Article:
Good information and good imagery are the two main elements you need to attract and keep shoppers. A shopper usually shops for information before moving onto a purchase, they want to make their own mind up on which product or service best suits them, so it’s your responsibility to guide them and provide all the information and imagery they require. If you can provide all of the information and guidance they need, in one place, there’s no reason for them to leave your website without purchasing.

Good Product Photography

Here’s a handy list of the key features shoppers love to see on a website:

  • High quality imagery taken at every possible angle
  • 360-degree product image
  • A video of you presenting the product to the customer
  • A video of the product in action
  • A short description at the top of the page
  • Bullet points with facts and figures
  • A detailed description lower down the page
  • The price
  • Delivery details
  • Availability (in stock or out of stock)
  • Colour options
  • A buy now button
  • Reviews of the product
  • A wish list
  • FAQ’s
  • Returns policy
  • Social share buttons
  • Fact sheets (in some cases)

The Perfect Shopping Experience

Imagery – As I’ve already mentioned above, the imagery is critical. The shopper loves the experience of a virtual shop where they can see the product in the perfect lighting, from all angles. The 360-degree image is an often overlooked feature, many website owners mistakenly believe they’re too difficult or too expensive to produce, but it allows the customer to virtually hold the product in their hands and move it to any angle they desire, just as they would in a bricks and mortar store. Take a look at this guide:

Product description – The product description is critical to the purchase too. Usually the best way to get information over is to have a short description at the top of the page, next to the product, followed by bullet points of key features that are easy to read, then a more detailed description below with fact sheets if appropriate. Remember to keep the information clear and concise.

Presentation video – A video of you presenting the product allows you to move one step closer to that virtual shop experience. You shouldn’t be “salesy” on these videos, it’s just your chance to talk the viewer through the key points and typical applications for this product. Remember you don’t need to be an actor for this part, just be you, in the same way you would serve a customer in a bricks and mortar shop.

Action video – This should show the product being used, so the viewer gets a flavour of how it would feel if they had one in their home or work.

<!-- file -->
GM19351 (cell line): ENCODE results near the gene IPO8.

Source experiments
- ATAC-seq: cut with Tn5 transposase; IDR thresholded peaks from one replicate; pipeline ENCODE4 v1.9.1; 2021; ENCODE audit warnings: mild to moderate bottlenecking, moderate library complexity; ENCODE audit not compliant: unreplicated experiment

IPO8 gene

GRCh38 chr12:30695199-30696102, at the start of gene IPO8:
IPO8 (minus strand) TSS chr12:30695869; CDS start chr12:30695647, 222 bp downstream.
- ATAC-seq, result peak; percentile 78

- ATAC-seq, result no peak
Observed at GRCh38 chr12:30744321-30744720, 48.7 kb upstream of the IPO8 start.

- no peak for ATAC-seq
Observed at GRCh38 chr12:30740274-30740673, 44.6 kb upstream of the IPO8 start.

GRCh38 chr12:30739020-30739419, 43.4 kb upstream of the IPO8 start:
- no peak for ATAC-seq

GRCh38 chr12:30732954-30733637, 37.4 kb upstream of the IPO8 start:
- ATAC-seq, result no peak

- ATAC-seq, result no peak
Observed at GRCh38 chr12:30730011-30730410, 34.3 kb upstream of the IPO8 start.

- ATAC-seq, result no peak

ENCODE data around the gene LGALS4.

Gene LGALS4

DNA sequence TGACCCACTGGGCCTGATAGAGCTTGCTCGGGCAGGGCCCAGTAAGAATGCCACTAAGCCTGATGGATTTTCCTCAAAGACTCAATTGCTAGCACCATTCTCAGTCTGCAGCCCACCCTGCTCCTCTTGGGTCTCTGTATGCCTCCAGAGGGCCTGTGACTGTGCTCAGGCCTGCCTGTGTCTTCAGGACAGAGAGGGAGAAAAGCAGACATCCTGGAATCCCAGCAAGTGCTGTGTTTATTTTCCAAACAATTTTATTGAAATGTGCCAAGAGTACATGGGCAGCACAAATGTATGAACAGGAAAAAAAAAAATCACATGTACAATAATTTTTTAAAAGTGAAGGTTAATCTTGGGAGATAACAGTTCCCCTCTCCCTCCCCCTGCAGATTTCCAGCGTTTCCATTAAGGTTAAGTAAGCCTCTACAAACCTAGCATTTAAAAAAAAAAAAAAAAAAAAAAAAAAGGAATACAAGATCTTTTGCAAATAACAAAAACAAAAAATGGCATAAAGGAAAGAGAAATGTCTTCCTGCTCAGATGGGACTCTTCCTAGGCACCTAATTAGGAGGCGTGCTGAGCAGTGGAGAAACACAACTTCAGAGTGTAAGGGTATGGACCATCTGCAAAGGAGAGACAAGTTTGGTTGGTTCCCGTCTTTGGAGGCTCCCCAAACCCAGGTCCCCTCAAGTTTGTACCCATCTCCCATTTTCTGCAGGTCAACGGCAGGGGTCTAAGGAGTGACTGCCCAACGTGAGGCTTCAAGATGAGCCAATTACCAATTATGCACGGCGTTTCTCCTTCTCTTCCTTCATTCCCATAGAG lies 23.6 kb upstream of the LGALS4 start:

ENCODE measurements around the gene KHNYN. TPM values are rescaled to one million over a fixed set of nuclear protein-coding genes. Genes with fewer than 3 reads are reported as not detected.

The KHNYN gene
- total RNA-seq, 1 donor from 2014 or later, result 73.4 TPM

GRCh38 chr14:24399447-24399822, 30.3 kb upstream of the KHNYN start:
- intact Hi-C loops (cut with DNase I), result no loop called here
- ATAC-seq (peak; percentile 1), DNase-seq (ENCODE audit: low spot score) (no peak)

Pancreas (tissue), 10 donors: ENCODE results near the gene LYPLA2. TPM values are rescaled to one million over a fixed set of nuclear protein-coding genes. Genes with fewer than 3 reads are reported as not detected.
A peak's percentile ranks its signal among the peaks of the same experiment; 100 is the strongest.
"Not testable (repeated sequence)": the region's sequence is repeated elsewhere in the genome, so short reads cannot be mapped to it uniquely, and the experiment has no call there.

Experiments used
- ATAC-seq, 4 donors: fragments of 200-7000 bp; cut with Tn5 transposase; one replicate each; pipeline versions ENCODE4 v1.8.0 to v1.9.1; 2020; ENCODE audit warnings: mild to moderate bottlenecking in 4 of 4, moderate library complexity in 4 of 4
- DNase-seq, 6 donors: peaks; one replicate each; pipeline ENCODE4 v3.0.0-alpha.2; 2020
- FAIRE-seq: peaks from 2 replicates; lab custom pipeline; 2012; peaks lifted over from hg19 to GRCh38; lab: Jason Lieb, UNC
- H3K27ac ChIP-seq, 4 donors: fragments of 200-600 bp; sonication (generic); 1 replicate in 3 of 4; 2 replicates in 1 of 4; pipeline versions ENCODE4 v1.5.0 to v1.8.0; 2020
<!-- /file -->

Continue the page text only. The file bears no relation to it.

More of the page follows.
Product reviews – This is a huge selling point to customers, and many of them go straight to this feature as soon as they enter the page. Including customer images is very useful as well.

Wish list – Not every customer is shopping for today, many are browsing for tomorrow or next week, so by including a wish list you can keep them hooked and wanting to come back for more. You will also have their contact details as a result of them signing up for this feature, so you can send promotional emails or texts to them if they agree.

FAQ – There must be lots of regular questions you’re asked about the products or services you provide. A FAQ section helps you to cover these in a simple and engaging manner. It also gives the customer a sense of confidence as people have asked the same question before.

Delivery and returns – These should be on the same page as the product, otherwise you’re asking the customer to navigate away from the product they were just about to purchase, a big no no.

Social share buttons – A brilliant way to sell the same product to friends and family of the customer. A simple post on their social media gives their friends and family a sense of confidence and can often result in multiple purchases of that very same product. Talk about a snowball effect, right?

There are too many poor websites out there, take the time and care to stand out and you will make sales. The extra time you spend on your website will pay you back and turn you into a happy shopkeeper!

Happy Shopkeeper
For some guidance with e-commerce photography, click here!

Brookstone Creative